Editor’s Note: Jeremy R. Sayre is a member of the Labor and Employment Practice Group at Ward and Smith, P.A.

Chances are that someone on your company’s payroll has an interactive online journal, or a "blog" (short for "web log"). Maintaining a blog is how a growing number of people express their opinions, tell stories, share photos, or otherwise make a name for themselves before an ever growing internet audience. Roughly 185 million people worldwide (22 million in the United States) have authored blogs, many writing anonymously or pseudonymously. With as many as 350 million people now reading blogs, it will not be long before someone finds out what your employees are saying about – and possibly on behalf of – you and your business.

Risks Posed by the Work Related Blogosphere

If they can think it, they can blog it. Employee blogs hold frightening potential for exposing employers to liability, damaging their public image and internal morale, and causing other economic harm. With no warning to the employer, even well meaning employees can post information on their blog that might ruin a business deal, violate the trust of a valued client or customer, or even put the employer in violation of securities regulations. While many employees’ personal blogs feature legitimate, innocuous, and sometimes hilarious musings, the knowledge that vindication is only one damaging comment away also makes blogging an attractive medium for a disgruntled employee who wants to lash out against the employer.

Additionally, many bloggers may not realize the size or membership of their potential audience. By writing anonymously or under a pseudonym, employee bloggers may feel emboldened to make remarks that are more inflammatory and damaging than any they would make using their own names.

At a minimum, employers should appreciate the following risks:

• Harassment and Discrimination Claims. If a supervisor’s personal blog disparages an employee, the employer might be accused of creating a hostile work environment. The same may apply to a non supervisory employee’s blog if the employer is aware that the blog includes a pattern of harassment. In addition, certain derogatory comments blogged by employees and supervisors may cause an otherwise lawful employee termination to appear to be motivated by unlawful racial or other discrimination in violation of applicable law.

• Defamation Claims. Employees who use their blog to bad-mouth others may embroil their employer in a libel suit if they appear to be blogging in connection with their job. This is true even for fiercely loyal employees who, for example, may be inspired to attack their employer’s competitors, unaware of the potential legal consequences. Moreover, bloggers who defame their own coworkers and employer may dampen corporate morale and irreparably diminish the business’s goodwill. Such blogging has been linked to declines in a company’s stock value.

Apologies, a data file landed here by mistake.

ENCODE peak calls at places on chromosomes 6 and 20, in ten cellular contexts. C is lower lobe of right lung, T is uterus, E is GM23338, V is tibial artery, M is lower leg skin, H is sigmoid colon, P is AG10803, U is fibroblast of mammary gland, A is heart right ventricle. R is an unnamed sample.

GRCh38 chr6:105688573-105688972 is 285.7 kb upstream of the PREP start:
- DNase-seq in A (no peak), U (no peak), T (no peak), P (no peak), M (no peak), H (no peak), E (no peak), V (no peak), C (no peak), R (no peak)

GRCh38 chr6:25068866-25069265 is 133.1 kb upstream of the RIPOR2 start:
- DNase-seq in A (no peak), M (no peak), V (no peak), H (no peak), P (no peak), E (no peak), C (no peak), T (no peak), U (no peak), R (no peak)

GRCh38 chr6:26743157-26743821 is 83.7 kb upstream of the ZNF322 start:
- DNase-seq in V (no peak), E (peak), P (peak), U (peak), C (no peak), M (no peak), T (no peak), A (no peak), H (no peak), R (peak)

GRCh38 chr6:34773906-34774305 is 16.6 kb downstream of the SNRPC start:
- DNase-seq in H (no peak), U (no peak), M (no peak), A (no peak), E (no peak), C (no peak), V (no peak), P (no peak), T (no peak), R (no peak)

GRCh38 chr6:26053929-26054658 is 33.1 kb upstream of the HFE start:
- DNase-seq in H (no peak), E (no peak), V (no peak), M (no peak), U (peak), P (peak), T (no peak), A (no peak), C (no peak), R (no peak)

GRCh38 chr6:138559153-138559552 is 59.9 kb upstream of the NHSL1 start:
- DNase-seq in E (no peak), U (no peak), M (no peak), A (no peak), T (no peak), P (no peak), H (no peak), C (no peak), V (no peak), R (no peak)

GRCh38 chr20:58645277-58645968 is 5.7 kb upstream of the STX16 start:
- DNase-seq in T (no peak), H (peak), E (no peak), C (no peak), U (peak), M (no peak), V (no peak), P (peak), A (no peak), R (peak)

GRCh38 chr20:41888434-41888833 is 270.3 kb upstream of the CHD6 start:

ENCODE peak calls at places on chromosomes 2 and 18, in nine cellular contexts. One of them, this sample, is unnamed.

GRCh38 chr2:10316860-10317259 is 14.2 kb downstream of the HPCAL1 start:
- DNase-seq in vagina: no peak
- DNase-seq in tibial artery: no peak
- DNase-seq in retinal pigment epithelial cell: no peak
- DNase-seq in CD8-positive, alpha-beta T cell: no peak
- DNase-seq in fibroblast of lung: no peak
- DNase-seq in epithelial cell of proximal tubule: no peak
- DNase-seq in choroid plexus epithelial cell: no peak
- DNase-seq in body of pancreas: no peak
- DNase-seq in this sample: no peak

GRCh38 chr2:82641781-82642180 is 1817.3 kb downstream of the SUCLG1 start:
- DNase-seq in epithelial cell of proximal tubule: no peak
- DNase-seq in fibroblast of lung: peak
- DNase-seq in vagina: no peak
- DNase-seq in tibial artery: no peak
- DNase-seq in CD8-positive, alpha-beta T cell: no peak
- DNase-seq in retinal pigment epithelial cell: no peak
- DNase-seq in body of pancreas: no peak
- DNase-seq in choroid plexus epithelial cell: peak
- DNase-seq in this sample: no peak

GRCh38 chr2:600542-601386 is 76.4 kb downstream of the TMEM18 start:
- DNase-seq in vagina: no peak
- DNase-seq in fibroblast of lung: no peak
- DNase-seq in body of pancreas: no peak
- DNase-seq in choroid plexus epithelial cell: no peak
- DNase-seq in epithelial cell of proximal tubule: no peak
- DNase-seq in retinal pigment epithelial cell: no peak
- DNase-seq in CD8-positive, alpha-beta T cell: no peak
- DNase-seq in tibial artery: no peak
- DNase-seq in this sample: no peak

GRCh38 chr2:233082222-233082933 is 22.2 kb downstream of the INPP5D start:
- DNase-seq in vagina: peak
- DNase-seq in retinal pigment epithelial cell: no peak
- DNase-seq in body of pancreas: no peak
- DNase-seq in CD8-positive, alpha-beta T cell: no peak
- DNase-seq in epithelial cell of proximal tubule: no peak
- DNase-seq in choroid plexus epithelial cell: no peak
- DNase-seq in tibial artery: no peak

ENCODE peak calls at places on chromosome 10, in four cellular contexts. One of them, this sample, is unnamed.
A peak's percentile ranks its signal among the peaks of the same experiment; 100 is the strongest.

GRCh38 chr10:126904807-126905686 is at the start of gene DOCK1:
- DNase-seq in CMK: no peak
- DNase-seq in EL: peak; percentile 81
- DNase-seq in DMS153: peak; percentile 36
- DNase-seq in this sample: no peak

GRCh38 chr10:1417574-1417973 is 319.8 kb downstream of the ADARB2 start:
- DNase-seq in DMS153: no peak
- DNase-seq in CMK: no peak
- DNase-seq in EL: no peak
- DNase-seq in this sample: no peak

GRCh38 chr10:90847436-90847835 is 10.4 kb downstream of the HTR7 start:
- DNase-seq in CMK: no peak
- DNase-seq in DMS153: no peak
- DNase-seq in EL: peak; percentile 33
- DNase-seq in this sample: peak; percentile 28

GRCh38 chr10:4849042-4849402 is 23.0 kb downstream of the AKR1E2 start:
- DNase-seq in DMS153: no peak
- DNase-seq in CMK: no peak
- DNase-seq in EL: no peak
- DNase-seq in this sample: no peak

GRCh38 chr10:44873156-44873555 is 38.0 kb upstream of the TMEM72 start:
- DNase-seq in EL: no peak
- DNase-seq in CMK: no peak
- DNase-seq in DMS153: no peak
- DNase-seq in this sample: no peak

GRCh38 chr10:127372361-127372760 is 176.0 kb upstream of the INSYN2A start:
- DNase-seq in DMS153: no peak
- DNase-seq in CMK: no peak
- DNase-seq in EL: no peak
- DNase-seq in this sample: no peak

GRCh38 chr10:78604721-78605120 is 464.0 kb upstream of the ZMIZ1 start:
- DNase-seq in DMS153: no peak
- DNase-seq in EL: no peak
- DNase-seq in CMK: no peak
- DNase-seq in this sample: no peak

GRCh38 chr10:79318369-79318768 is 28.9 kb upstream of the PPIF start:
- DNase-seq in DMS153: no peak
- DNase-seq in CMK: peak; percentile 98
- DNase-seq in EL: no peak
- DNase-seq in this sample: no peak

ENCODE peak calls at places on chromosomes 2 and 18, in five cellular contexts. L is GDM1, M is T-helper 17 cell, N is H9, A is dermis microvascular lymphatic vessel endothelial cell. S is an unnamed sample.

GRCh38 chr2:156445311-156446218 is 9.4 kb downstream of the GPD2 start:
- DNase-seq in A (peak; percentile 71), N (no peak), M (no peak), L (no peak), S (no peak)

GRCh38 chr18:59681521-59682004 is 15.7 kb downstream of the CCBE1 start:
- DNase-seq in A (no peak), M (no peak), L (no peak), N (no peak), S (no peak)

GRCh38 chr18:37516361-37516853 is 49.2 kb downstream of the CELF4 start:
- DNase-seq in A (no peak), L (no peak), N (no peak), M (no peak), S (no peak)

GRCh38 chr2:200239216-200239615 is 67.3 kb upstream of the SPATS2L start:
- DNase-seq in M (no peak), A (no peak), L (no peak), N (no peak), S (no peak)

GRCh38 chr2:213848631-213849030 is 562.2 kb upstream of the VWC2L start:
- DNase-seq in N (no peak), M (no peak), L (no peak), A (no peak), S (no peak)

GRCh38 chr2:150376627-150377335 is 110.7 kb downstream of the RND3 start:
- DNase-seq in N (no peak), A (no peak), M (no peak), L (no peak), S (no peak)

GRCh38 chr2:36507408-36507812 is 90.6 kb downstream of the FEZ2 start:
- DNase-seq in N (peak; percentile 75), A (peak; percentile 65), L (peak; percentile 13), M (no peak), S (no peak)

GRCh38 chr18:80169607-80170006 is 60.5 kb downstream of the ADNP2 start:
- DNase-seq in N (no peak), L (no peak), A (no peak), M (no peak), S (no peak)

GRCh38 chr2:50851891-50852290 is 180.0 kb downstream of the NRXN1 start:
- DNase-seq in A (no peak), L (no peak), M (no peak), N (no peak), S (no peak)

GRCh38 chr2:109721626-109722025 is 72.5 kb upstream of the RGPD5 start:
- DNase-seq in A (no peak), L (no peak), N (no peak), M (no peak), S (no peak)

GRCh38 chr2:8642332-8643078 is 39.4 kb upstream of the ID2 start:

• Breach of Confidentiality. Any work related data accessible to the employee may find its way onto the employee’s blog. This may include company financial records, client files, proprietary information, intellectual property, and sensitive or privileged materials. Certain disclosures, which may well go unnoticed by the employer, also may compromise the special legal status of the employer’s trade secrets.

Obstacles Faced by Employers in the Battle of the Blog

Once an employee posts potentially damaging work related content on a blog, it may be too late for the employer to take any meaningful action. Even a lawful termination of the employee blogger may create problems for the employer. Thus, prior to taking any adverse action, employers are well-advised to consider the following practical and legal limitations:

• The Constitution and Labor Laws. A government employer who attempts to place limits on employees’ blogs may violate the employees’ First Amendment rights to free speech. Federal labor law also imposes penalties on private sector employers who discipline employees for engaging in certain protected speech, such as conversations relating to wages, work conditions, or union organization. These protections apply even in at will employment states like North Carolina. Other statutes protect any employee who acts as a "whistle blower" in reporting the employer’s unlawful activities. In some states, laws protect personal postings that only incidentally reflect poorly on the blogger’s employer.